Sunday, February 17, 2019

one is indeed the loneliest number

2 weeks before my life changed

I grew up in a family that stood firm in our beliefs about used cars, shag carpet and the use of duct tape for various purposes.  And with that shortened version of my truth, today I walk back in time to a sampling of the many places my old cars left me stranded over the years.  More than I could ever begin to list in one blog post, but the highlights alone are a story worth telling. 

There was that time that I had to run across 6 lanes of South Buckner Blvd in the dead of night, wearing a leotard, leg warmers and carrying a bag full of cash from my part time job at the Big Town Mall ladies fitness gym.  Yes, I was supposed to be carrying the bag full of cash as I was trying to deposit it, but instead guarded it with my life as I dodged traffic, ran through a ditch and banged on the already closed and locked door of the KMart till the manager felt sorry for me and let me in.  It was probably the crying and the leotard that convinced him.

And there was that time in College Station, Texas, independent college girl though I was, when I got stranded in the left turn lane of one of the busiest intersections in town and gave up on just about everything and again dodged traffic and mean stares as I ran into the McDonalds across the street and collect called my dad. It wasn't a good conversation.

And another one of my biggest and all time etched into my brain memories, though certainly not even near the end of the list, was that time on the dive bar and cheap motel stretch of Samuell Blvd where, thank the good Lord, it was at least daylight.  I don't remember if I was wearing a leotard that time, but chances are good - and I found a pay phone outside a liquor store somewhere between the Lido XXX Theater and the Palm Motel - and again, collect called my dad at work.  And though on that particular day I looked nearly, if not exactly like a prostitute on her lunch break - just hangin at the Swif-T Beer and Wine - it was right then and there that I declared an end to the madness and soon after bought my very first brand new car.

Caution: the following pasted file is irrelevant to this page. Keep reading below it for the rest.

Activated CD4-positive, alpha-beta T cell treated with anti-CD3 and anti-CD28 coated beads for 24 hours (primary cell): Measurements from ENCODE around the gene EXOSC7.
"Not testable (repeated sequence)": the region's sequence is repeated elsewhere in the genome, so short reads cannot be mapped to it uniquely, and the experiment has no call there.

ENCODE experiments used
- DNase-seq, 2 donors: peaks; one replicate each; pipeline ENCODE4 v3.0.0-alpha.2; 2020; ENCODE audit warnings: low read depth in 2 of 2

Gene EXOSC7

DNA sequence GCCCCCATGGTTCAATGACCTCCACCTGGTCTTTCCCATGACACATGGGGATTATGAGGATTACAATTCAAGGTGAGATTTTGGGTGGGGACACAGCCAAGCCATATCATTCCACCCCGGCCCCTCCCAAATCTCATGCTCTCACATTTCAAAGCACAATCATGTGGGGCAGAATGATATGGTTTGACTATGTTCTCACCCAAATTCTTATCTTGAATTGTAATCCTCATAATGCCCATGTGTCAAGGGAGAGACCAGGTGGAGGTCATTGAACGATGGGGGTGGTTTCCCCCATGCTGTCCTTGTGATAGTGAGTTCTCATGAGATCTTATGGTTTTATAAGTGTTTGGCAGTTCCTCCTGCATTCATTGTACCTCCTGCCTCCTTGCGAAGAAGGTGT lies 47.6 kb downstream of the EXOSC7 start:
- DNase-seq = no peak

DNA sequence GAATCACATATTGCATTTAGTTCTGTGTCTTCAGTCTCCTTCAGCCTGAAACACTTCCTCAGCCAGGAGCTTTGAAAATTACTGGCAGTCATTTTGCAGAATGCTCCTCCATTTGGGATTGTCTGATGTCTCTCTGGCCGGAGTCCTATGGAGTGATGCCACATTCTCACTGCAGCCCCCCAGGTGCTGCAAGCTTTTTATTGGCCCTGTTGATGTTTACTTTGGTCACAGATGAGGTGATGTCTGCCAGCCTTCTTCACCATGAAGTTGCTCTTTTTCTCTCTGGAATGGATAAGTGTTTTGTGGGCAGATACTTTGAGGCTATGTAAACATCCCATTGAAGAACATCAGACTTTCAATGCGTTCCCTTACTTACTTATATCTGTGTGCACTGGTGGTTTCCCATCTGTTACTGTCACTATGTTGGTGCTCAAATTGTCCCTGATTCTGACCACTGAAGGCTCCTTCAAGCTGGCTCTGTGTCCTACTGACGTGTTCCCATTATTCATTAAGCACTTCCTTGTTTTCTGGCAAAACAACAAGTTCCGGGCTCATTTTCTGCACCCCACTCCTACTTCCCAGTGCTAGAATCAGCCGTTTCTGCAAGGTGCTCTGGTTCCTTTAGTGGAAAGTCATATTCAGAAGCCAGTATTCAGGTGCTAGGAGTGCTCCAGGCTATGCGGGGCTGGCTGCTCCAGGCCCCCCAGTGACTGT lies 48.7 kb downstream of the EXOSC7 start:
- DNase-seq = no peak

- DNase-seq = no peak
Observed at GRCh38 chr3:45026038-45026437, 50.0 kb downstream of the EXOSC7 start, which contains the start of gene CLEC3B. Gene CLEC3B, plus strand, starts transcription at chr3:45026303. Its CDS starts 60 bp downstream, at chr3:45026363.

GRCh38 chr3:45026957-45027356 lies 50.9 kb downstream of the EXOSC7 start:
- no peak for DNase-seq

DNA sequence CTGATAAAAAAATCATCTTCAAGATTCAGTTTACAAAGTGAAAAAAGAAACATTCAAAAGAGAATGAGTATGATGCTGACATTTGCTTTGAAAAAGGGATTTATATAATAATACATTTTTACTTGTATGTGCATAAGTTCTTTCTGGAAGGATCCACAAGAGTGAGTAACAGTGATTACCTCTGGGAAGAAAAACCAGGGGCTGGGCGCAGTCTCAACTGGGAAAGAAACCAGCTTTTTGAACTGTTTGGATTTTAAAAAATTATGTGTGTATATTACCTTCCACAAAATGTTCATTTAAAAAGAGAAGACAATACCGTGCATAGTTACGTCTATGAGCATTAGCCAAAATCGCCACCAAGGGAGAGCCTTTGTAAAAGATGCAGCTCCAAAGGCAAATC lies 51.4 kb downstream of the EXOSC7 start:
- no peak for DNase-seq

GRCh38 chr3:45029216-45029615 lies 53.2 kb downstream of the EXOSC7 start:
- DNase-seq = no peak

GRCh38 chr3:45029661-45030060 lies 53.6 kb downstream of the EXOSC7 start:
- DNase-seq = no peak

And I felt like Scarlett O'Hara in Gone With the Wind where she's already picked enough cotton to make her hands bleed, though thankfully not while wearing a leotard, and waves her fist in the air with before - its - time woman power and says something along the lines of... as God as my witness I will never drive a beat up old car again.

But I spoke too soon and found myself stranded in the drive through pharmacy line at the CVS with a dead battery last week.  I also can't turn off the heat, but we can save that one for another day.  And trust that it had already been a day above all days with the Uber driver forgetting to pick up Kid 3 for school and 6 hours at work with low blood sugar and no snack, and I sat in that drive through and cried some very desperate cries of frustration. You can ask anyone inside the CVS who could see me through that big glass pharmacy window, telling the pharmacist about that sad woman out the window who could probably use a sedative, on the double.  Anyway, a nice young mechanic came by and got the car started and led me off to an even nicer Islamic man at the car repair place who taught me all about his culture and his beliefs as we shared Hershey miniatures and I poured out my soul. Maybe I left a better person for the low, low cost of a $200 battery and a nervous breakdown, but really I still just feel the same.  

And it seems that every day of late for the Walters is a new moutain to climb.  And though this week, for the first time in almost 3 months, I actually had 2 days where I held conversations with people other than myself without being hysterical, and foolishly thought myself getting stronger,  I then remembered I wasn't.